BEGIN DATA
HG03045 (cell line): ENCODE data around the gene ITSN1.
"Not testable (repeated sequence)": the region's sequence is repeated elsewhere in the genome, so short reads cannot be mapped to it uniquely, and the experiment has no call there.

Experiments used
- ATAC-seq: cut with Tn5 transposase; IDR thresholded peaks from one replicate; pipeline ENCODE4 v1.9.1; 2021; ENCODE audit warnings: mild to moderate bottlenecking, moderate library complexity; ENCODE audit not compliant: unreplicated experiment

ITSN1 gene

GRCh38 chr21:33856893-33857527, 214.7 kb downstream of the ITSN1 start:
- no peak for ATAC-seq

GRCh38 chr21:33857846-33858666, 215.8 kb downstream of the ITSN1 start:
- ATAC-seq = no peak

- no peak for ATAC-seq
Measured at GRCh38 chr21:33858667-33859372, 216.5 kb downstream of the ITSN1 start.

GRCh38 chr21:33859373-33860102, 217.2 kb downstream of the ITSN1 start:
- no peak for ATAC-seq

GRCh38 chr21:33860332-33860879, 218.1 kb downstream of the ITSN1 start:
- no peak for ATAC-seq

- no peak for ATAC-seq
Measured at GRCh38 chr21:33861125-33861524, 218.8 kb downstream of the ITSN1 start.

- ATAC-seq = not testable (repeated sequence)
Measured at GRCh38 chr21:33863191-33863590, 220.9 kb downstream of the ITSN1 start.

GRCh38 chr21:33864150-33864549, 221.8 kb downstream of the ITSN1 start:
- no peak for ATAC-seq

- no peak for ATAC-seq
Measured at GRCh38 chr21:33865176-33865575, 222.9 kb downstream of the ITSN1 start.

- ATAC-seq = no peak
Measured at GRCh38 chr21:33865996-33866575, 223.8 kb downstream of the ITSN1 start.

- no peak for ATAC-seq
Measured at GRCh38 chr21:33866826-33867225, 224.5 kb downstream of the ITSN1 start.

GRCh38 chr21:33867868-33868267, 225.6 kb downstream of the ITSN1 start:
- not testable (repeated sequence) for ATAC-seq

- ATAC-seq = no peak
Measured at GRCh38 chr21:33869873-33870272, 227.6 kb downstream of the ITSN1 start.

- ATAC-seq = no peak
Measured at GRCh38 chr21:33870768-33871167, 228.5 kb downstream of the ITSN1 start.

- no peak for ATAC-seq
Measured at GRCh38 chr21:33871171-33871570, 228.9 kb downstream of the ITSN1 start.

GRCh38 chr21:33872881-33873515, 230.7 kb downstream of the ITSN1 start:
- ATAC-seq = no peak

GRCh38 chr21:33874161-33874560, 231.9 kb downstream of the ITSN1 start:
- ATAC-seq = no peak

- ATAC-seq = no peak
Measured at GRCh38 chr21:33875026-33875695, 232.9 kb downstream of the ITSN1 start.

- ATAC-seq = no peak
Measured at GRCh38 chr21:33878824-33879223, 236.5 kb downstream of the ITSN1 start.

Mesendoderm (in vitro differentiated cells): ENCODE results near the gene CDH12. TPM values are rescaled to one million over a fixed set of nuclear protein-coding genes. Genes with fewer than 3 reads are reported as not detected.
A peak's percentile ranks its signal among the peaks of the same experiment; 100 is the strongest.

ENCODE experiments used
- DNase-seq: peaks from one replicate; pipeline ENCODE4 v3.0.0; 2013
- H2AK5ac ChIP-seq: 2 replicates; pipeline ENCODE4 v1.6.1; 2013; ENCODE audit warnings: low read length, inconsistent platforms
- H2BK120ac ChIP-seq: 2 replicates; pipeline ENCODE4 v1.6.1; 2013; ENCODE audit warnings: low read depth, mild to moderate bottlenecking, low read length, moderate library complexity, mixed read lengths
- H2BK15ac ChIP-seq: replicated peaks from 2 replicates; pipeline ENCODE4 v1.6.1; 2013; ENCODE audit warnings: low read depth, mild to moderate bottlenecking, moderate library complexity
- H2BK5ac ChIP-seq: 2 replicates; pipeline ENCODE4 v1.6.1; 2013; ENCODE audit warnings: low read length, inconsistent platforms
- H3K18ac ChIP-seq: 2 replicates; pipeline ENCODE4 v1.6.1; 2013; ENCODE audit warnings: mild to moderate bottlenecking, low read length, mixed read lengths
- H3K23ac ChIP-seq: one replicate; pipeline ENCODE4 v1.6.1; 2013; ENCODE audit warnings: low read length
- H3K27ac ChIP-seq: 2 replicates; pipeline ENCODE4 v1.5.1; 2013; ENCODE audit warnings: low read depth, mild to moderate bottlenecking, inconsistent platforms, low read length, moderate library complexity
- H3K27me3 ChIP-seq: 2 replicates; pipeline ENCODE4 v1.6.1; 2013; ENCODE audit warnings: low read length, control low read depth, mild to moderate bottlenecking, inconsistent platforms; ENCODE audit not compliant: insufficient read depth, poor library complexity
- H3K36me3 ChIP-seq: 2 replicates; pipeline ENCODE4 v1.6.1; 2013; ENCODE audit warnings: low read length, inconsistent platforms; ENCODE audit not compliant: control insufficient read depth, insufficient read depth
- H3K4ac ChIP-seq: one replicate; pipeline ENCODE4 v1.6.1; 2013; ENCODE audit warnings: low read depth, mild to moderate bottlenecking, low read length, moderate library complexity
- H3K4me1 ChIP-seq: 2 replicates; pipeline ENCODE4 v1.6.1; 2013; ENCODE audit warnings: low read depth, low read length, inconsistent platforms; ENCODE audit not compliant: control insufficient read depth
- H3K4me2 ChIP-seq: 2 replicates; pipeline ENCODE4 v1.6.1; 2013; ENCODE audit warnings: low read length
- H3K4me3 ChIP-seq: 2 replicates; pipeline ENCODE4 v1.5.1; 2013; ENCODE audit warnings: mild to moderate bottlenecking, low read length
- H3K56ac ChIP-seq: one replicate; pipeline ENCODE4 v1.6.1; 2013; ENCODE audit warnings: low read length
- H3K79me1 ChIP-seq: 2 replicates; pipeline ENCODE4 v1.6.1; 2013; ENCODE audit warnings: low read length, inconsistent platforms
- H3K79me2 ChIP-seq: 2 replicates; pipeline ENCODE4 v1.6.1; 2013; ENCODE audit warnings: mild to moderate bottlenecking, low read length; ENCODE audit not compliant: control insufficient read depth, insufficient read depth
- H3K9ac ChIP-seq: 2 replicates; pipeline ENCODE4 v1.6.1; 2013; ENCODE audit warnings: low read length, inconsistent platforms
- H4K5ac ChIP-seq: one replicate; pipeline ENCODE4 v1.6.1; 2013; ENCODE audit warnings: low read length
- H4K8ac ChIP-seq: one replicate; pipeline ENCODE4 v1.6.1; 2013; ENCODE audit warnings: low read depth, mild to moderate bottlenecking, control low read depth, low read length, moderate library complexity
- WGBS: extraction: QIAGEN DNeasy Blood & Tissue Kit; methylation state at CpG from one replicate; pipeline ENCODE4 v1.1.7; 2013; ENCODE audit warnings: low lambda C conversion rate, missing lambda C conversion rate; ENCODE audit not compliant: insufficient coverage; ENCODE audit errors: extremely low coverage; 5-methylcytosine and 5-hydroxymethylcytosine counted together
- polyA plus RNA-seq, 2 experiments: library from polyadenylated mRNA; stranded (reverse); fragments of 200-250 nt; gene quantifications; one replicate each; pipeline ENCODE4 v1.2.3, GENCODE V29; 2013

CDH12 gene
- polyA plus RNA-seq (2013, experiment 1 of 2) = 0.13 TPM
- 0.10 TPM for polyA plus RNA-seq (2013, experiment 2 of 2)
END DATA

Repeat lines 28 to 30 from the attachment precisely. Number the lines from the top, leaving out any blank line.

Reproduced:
GRCh38 chr21:33867868-33868267, 225.6 kb downstream of the ITSN1 start:
- not testable (repeated sequence) for ATAC-seq

- ATAC-seq = no peak